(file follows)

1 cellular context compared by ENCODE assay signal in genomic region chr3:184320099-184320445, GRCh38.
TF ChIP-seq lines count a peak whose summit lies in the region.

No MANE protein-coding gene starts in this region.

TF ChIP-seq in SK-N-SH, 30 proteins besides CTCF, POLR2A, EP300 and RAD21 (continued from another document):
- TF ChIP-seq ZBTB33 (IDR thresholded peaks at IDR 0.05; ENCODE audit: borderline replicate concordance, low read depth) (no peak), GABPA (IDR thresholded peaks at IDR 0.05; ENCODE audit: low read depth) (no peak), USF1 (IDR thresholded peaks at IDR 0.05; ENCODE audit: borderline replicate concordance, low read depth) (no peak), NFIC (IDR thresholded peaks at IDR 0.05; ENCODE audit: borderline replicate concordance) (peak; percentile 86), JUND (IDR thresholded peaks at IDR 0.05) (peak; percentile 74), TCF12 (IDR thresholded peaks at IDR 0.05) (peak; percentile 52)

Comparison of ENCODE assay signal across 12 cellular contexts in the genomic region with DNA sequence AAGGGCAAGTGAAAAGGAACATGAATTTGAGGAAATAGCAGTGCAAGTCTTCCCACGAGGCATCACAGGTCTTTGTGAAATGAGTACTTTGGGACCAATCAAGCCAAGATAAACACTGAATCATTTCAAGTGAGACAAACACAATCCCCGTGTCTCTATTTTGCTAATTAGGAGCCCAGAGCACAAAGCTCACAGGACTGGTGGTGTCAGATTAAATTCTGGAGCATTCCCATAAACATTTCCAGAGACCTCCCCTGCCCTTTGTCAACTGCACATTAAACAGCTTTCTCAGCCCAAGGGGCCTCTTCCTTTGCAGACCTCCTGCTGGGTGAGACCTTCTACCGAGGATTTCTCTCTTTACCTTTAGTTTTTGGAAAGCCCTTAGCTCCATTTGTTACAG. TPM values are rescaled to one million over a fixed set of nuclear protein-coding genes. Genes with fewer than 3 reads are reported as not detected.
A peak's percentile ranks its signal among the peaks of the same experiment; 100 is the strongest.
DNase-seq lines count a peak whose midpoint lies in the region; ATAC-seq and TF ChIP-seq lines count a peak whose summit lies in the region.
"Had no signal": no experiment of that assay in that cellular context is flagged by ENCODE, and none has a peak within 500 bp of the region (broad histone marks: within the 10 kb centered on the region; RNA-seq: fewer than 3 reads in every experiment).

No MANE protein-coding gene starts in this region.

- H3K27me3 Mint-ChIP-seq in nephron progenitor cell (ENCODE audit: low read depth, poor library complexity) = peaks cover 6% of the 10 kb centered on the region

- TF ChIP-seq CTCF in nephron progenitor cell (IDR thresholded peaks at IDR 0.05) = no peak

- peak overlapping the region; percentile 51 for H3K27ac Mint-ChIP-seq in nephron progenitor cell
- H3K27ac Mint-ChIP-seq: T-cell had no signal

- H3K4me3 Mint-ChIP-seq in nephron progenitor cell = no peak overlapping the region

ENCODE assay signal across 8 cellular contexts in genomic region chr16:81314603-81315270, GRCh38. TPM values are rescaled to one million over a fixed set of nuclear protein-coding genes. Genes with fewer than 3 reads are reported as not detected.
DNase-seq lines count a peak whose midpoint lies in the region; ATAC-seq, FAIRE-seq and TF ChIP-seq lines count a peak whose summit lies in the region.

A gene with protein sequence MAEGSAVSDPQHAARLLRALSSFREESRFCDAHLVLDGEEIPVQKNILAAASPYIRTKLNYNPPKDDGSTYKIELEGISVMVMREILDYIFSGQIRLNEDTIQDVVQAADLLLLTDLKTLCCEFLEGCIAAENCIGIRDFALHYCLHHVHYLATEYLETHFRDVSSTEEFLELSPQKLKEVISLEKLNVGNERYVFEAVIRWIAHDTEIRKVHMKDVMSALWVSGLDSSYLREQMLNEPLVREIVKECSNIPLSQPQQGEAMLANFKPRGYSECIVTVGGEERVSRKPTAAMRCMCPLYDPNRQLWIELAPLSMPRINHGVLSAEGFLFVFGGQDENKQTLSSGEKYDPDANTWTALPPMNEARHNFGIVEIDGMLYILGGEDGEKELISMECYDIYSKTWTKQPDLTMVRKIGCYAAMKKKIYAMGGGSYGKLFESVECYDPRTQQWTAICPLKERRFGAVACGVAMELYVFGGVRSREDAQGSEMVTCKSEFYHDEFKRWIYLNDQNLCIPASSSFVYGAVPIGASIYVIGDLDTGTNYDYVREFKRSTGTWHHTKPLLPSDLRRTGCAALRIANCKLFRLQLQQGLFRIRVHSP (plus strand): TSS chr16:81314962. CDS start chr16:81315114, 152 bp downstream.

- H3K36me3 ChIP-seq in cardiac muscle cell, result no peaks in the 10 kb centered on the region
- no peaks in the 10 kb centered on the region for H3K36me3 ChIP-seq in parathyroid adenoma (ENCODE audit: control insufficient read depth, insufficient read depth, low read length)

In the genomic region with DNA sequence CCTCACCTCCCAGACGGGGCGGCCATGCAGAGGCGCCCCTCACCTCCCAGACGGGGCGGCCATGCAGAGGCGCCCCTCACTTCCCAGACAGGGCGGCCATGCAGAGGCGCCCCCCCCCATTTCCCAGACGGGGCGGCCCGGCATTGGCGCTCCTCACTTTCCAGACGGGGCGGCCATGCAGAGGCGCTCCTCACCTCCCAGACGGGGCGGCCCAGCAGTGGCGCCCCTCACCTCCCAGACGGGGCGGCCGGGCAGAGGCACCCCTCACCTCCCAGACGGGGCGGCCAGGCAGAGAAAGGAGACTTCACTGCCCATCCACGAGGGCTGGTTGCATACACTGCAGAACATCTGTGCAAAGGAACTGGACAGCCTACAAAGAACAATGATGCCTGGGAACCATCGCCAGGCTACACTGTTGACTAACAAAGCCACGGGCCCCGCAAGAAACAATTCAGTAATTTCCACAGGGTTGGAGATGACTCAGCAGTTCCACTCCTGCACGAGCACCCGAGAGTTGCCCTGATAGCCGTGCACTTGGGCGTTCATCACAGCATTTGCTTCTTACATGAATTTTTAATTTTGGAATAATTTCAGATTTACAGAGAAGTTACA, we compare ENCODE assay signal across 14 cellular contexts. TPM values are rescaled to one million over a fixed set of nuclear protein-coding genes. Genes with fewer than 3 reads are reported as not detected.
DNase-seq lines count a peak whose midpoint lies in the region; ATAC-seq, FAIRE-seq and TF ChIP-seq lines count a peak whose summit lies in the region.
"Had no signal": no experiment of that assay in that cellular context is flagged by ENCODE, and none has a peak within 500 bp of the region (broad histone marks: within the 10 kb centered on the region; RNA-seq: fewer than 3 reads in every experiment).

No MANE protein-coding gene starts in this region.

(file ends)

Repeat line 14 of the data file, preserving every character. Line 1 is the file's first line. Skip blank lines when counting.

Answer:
- H3K27ac Mint-ChIP-seq: T-cell had no signal